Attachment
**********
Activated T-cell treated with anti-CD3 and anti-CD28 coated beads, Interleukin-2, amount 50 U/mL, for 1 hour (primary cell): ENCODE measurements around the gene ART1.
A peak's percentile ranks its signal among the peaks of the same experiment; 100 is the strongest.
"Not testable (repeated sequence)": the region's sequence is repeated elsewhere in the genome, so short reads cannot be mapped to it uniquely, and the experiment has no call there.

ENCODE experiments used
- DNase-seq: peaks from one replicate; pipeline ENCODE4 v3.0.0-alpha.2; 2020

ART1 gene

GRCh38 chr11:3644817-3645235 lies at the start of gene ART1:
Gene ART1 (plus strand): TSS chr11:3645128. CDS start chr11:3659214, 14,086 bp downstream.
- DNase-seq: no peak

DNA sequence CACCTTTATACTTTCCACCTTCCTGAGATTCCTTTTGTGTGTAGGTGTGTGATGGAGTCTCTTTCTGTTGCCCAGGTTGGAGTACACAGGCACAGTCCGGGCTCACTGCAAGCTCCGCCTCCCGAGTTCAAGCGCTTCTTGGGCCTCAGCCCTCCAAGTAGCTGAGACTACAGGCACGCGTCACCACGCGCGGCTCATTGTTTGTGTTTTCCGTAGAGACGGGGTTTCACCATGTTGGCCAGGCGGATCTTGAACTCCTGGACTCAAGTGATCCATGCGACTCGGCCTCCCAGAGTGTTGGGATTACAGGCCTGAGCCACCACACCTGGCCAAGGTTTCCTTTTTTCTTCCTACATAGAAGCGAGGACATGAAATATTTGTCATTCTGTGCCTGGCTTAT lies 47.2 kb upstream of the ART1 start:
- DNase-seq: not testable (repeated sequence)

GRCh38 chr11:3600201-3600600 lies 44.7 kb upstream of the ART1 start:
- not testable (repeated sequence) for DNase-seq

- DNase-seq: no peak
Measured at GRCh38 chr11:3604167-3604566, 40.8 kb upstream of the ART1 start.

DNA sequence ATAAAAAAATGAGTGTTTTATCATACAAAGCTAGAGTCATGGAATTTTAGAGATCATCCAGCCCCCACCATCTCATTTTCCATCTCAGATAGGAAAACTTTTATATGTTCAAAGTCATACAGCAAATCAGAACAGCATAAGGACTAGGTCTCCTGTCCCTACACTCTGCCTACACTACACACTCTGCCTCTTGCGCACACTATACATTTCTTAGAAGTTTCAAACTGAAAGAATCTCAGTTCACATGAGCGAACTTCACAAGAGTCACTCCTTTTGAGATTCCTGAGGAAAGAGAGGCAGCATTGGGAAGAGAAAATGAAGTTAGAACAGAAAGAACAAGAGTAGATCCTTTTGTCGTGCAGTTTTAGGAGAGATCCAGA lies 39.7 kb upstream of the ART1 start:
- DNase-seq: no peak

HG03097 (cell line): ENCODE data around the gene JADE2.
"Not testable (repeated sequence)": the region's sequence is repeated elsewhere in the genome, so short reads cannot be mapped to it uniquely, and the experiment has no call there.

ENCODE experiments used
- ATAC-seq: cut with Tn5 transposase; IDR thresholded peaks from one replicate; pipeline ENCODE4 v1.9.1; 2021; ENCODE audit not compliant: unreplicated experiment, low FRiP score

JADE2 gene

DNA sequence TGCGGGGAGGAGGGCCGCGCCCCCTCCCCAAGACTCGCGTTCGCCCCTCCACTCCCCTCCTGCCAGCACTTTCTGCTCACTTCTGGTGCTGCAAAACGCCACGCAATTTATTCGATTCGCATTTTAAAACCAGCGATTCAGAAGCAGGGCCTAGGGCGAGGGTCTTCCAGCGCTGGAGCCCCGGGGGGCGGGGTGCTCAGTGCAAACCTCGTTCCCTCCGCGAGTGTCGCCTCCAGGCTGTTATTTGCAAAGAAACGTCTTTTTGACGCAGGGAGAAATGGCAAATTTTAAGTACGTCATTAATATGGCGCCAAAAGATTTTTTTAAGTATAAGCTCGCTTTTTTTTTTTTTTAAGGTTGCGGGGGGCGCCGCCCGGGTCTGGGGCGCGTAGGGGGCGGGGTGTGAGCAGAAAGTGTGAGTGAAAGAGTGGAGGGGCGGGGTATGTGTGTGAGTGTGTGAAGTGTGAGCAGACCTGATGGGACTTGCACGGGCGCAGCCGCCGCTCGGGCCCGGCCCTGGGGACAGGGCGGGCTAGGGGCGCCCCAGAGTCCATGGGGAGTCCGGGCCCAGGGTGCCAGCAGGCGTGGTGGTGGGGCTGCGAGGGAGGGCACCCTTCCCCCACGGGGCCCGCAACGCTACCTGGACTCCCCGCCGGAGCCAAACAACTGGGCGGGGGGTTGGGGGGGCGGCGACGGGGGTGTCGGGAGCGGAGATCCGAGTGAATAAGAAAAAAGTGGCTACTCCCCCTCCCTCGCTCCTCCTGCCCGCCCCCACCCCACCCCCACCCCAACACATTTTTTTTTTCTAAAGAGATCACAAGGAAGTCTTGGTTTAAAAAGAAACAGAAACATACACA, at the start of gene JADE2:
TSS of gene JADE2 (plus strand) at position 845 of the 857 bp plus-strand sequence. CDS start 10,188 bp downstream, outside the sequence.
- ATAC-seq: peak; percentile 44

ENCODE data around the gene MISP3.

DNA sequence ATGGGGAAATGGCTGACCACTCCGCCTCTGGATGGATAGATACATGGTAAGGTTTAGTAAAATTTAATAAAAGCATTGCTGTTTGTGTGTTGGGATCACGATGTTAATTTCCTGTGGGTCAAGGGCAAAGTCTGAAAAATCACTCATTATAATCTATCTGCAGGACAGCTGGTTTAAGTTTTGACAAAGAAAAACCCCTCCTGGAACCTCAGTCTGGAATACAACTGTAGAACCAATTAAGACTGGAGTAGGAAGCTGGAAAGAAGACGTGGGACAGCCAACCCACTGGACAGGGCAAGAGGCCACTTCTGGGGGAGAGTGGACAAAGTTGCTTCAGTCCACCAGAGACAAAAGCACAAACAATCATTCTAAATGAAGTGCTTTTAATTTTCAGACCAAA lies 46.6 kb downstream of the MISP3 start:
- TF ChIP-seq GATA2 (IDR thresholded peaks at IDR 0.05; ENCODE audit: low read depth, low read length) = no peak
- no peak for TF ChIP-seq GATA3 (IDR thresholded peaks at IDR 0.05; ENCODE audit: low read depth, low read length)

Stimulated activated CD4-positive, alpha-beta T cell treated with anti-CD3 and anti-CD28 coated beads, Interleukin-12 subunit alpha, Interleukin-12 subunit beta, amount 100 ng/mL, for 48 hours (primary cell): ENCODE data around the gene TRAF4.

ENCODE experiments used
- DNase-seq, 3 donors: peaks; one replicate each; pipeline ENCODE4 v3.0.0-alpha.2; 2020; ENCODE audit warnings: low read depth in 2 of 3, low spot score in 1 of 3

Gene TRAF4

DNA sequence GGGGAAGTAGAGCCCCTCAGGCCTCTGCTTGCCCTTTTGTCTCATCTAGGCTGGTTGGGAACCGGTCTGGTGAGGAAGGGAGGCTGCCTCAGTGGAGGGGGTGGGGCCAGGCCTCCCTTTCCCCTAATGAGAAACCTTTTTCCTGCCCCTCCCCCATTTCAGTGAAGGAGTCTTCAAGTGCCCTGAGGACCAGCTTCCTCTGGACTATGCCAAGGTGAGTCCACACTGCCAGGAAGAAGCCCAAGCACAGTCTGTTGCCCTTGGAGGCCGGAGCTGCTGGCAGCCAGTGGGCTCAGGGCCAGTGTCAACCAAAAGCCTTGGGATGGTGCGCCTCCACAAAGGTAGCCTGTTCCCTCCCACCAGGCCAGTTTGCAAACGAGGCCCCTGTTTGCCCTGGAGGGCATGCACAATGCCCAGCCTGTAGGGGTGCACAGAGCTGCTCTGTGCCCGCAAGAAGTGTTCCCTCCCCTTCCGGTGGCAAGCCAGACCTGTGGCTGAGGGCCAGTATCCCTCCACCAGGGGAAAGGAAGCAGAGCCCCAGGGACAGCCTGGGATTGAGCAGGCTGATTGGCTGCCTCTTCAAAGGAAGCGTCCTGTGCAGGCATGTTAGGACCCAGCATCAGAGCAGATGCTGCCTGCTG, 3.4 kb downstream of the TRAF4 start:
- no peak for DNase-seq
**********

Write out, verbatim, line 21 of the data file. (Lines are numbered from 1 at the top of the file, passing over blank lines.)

- ATAC-seq: cut with Tn5 transposase; IDR thresholded peaks from one replicate; pipeline ENCODE4 v1.9.1; 2021; ENCODE audit not compliant: unreplicated experiment, low FRiP score